When Jack and I got married, MIL desperately wanted a say in everything related to the wedding. However, she knew her status as MIL only gave her so much say in certain things, like my wedding dress. This led to a couple amusing situations in which MIL resorted to creative solutions in order to get her way without stepping on toes.
A couple months into the engagement, MIL notified me that she had 4 wedding dresses in her basement – all free if they fit! Just come try them on! When I inquired how she acquired four wedding dresses, she claimed that she knew someone who worked for the airline industry and they were “lost luggage.”
I was not opposed to the idea of a free dress, so I said sure – I’ll come see them.
I went to her house one day and she brought out the dresses. They were all in standard garment bags, no airline tags attached anywhere.
All of the dresses were very similar in style – coated in layers of lace, with long sleeves, high necks, and huge layered skirts. Somewhat similar to this:
The dresses weren’t hideous, but they weren’t the first thing I’d try on if I were in a store. Truth be told, I probably wouldn’t have tried them on at all. They just weren’t my style.
I could also tell by looking at them that they were way too big for me and were not going to fit my petite frame. But I did the polite thing and tried on one anyway, picking out the smallest dress in the bunch. I went into the bathroom and slipped into it. It was about 5 sizes too big for me and I found myself swimming in a sea of fabric. I gathered up as much fabric as I could and emerged into my MIL’s bedroom. She had me stand up on a tufted footstool so she could spread out the train on the dress. I looked into the mirror and giggled at the sight of myself. It was like the dress was wearing me.
“This is way too big, and the other dresses are even bigger. I just don’t think these are going to work out. It’s too bad though, how wonderful it would’ve been to get a free dress!” I said. She smiled and agreed. We called it a day and I went home.
Soon after that, while having dinner together, she let me know that she disapproved of strapless dresses. “We went to a wedding this weekend,” she casually mentioned, “All the bridesmaids had on strapless dresses and they kept pulling at them all night.” She gestured like someone tugging up a strapless dress, while wriggling her hips around.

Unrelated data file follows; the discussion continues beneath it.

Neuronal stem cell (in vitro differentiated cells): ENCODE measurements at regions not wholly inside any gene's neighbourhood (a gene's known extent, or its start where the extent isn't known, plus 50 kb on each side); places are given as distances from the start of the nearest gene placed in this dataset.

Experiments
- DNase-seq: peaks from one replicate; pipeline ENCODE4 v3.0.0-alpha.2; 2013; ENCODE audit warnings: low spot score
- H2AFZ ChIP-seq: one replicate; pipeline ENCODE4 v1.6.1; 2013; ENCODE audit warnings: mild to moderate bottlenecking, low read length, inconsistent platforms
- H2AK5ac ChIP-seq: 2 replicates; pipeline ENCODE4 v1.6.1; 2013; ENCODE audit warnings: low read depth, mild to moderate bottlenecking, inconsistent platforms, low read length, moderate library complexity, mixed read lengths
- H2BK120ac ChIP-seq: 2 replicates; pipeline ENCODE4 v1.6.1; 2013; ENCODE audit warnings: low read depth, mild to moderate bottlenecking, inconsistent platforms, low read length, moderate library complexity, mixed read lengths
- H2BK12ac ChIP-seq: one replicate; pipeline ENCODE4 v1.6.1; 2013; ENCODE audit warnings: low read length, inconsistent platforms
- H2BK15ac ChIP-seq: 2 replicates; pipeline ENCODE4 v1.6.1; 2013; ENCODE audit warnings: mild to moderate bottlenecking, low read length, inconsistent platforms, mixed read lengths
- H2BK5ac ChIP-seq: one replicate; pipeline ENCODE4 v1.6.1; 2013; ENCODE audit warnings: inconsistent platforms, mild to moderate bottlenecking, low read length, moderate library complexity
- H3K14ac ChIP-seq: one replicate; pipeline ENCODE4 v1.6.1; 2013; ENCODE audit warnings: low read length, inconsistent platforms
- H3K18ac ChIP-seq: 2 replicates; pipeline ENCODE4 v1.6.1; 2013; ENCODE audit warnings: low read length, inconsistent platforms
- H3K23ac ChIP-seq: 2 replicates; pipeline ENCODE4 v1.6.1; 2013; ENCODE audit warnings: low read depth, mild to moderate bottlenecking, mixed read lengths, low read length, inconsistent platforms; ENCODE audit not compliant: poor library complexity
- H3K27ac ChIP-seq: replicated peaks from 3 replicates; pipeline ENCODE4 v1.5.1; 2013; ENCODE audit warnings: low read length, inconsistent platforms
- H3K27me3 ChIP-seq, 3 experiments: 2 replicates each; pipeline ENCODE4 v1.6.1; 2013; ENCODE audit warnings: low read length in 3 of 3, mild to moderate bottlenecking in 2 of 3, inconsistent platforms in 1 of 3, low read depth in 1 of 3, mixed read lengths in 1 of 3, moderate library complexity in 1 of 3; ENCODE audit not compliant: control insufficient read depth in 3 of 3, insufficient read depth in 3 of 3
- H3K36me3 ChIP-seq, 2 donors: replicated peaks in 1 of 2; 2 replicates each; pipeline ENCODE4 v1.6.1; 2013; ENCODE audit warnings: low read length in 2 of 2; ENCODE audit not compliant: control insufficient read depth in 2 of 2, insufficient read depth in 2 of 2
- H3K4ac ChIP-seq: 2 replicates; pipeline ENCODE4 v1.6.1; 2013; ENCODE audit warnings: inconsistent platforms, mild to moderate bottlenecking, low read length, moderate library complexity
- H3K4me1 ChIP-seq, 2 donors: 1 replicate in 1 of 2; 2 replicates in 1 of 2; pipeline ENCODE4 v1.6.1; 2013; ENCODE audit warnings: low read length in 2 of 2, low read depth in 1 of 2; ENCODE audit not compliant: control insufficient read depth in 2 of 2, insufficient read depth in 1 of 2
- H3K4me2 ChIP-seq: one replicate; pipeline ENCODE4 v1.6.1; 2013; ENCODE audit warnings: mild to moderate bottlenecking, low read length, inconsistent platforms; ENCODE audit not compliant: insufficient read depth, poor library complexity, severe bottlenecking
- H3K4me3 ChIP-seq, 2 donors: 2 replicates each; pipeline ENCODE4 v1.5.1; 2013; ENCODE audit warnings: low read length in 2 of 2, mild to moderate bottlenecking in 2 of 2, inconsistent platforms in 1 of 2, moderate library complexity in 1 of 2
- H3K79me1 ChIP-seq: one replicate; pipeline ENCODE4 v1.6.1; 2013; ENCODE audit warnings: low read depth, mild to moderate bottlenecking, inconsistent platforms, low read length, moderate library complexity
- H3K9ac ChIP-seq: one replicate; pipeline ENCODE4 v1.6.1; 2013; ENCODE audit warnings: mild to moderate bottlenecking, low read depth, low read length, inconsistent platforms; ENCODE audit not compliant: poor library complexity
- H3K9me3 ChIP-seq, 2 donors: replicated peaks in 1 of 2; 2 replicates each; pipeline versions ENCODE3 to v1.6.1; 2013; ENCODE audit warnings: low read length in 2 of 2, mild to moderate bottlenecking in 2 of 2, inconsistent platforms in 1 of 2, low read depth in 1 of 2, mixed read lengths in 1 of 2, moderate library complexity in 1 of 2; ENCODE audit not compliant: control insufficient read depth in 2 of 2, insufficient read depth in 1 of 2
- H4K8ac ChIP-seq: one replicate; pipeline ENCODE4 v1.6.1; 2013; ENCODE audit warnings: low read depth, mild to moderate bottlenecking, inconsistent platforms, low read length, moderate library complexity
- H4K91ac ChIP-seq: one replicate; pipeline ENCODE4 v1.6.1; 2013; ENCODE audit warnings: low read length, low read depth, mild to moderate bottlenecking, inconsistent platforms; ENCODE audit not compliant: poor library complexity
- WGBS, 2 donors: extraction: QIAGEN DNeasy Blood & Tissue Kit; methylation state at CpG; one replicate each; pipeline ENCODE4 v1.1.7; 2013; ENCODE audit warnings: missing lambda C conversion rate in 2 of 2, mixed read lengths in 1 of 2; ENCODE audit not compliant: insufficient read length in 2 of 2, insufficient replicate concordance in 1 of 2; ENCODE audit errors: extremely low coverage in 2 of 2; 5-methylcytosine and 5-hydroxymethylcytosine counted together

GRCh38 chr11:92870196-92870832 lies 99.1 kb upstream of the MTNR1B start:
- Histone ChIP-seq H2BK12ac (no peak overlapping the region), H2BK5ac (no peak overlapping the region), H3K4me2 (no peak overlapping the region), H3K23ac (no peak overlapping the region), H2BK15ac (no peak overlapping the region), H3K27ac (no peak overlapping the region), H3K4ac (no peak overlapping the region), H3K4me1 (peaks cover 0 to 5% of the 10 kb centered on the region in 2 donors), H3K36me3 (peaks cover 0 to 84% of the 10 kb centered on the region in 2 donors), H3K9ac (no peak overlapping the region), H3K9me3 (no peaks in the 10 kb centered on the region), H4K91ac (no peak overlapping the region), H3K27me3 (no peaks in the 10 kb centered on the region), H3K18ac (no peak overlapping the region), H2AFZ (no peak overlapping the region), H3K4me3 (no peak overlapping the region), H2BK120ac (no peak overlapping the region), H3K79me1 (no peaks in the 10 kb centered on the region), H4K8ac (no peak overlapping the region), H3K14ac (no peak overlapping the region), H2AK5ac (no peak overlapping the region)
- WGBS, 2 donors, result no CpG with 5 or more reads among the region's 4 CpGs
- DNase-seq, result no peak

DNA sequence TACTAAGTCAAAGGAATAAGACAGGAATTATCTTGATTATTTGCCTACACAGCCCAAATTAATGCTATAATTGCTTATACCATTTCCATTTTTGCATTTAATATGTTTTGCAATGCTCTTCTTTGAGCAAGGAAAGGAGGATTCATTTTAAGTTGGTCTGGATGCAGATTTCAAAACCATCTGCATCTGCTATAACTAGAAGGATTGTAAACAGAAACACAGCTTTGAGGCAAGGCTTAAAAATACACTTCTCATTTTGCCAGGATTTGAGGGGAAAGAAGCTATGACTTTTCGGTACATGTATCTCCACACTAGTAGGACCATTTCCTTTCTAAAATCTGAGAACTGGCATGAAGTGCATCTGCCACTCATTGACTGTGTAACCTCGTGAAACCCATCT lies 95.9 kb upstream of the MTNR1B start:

My MIL wrinkled her nose in distaste.
“Oh, how unfortunate. Sounds like they weren’t properly fitted,” I responded diplomatically.
“You know where you should go look for a dress?!” she suddenly said excitedly. “Jostens! That’s where Kristin bought her wedding dress.” (Kristin is one of my husband’s cousins.) She went on and on for a bit about how wonderful of a store it was and how affordable. She was relentless in promoting it.
After that I took dress shopping into my own hands. I invited my mom and we had a lot of fun shopping for dresses. One sales clerk even told us how refreshing it was to see a mother and daughter dress shopping together without being at each other’s throats the whole time. I wound up going with a strapless dress that was pretty form-fitting, but without being tawdry or immodest. It was my favorite and my mom liked it, too.
While shopping, we did swing by the much-recommended Jostens, but didn’t stay there long. The shop was cramped and small. There were dresses actually laying on the floor, as if they’d slipped off their hangers and no one could be bothered to pick them up. None of the dresses in the store stood out to me, so we wound up leaving after about 10 minutes.
My MIL did not see the dress I selected until our wedding day. I put it on at our church, shortly before the ceremony. She knew which room I was getting dressed in and waited eagerly outside for the big reveal. When I came out wearing the dress, her face turned to stone. She turned around quickly and walked away down the hall without a word.
I guess she didn’t like the dress.
For the record, I didn’t have to tug at it once during our wedding or reception.